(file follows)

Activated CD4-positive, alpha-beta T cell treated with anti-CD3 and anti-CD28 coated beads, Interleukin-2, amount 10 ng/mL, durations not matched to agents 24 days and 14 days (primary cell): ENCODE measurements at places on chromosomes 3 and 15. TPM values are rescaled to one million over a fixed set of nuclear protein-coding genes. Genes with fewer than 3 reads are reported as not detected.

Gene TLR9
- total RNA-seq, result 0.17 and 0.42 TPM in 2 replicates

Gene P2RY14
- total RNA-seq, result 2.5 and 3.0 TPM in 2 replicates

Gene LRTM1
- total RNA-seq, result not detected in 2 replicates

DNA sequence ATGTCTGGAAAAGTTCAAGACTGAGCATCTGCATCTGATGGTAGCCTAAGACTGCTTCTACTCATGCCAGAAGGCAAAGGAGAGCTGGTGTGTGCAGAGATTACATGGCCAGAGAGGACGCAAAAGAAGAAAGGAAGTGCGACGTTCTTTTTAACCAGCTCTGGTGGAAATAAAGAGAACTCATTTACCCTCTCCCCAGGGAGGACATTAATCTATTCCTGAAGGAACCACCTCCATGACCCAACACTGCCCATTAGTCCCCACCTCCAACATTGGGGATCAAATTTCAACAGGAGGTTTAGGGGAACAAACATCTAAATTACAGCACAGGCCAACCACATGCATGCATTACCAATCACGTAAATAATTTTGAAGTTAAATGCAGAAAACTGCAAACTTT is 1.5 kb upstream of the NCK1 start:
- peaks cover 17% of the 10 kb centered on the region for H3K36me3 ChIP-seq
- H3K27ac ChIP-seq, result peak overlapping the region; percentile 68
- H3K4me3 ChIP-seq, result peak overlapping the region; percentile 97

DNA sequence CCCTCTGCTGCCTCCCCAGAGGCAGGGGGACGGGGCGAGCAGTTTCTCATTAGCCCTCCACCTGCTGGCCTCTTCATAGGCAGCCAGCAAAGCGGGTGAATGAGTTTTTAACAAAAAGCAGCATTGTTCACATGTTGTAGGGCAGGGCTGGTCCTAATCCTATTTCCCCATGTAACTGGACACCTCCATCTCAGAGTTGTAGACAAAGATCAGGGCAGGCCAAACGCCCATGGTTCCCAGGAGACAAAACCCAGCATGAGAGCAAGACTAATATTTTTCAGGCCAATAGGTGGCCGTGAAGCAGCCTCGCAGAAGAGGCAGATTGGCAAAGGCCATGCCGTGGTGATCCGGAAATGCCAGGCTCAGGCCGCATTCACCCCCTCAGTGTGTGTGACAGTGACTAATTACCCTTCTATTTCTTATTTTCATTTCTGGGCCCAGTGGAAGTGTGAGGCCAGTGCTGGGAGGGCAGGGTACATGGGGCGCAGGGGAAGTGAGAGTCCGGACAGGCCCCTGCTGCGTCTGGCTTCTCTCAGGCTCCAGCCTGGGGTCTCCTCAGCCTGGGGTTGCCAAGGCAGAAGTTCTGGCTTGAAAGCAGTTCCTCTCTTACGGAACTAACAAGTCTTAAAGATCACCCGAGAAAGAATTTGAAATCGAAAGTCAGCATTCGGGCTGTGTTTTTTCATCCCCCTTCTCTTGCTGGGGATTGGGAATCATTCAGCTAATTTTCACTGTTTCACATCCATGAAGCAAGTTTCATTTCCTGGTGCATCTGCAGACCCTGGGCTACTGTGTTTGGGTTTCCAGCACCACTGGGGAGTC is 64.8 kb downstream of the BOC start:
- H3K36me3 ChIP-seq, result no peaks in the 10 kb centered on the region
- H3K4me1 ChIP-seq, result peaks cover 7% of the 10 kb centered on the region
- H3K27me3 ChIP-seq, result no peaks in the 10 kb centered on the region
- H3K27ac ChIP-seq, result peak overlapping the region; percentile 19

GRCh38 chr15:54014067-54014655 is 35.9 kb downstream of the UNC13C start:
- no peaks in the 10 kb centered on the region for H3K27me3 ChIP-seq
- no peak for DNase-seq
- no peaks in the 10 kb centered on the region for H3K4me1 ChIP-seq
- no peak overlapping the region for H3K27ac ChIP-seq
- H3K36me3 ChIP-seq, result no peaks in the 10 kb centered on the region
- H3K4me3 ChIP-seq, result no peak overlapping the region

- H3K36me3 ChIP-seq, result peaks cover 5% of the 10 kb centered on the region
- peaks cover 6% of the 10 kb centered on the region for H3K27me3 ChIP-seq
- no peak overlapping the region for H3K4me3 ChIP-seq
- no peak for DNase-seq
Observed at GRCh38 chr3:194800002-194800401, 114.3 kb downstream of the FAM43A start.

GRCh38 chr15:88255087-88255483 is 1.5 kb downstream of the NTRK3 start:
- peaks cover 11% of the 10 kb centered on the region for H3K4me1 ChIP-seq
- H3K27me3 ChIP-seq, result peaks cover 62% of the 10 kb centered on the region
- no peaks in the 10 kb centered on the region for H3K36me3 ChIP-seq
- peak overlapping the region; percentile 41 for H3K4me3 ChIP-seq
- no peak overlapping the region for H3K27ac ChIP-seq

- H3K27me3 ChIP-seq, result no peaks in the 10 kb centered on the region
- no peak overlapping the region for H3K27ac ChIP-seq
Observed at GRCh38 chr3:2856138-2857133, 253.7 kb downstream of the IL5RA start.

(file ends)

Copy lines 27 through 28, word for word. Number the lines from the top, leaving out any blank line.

- no peak for DNase-seq
Observed at GRCh38 chr3:194800002-194800401, 114.3 kb downstream of the FAM43A start.